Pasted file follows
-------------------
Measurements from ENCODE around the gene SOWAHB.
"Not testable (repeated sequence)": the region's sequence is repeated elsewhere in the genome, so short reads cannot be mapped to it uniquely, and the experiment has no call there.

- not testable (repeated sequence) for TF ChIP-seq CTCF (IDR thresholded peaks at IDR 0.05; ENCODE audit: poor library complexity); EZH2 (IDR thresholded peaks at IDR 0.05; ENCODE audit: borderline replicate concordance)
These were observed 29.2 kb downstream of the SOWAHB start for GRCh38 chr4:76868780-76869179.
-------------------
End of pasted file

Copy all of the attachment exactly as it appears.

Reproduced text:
Measurements from ENCODE around the gene SOWAHB.
"Not testable (repeated sequence)": the region's sequence is repeated elsewhere in the genome, so short reads cannot be mapped to it uniquely, and the experiment has no call there.

- not testable (repeated sequence) for TF ChIP-seq CTCF (IDR thresholded peaks at IDR 0.05; ENCODE audit: poor library complexity); EZH2 (IDR thresholded peaks at IDR 0.05; ENCODE audit: borderline replicate concordance)
These were observed 29.2 kb downstream of the SOWAHB start for GRCh38 chr4:76868780-76869179.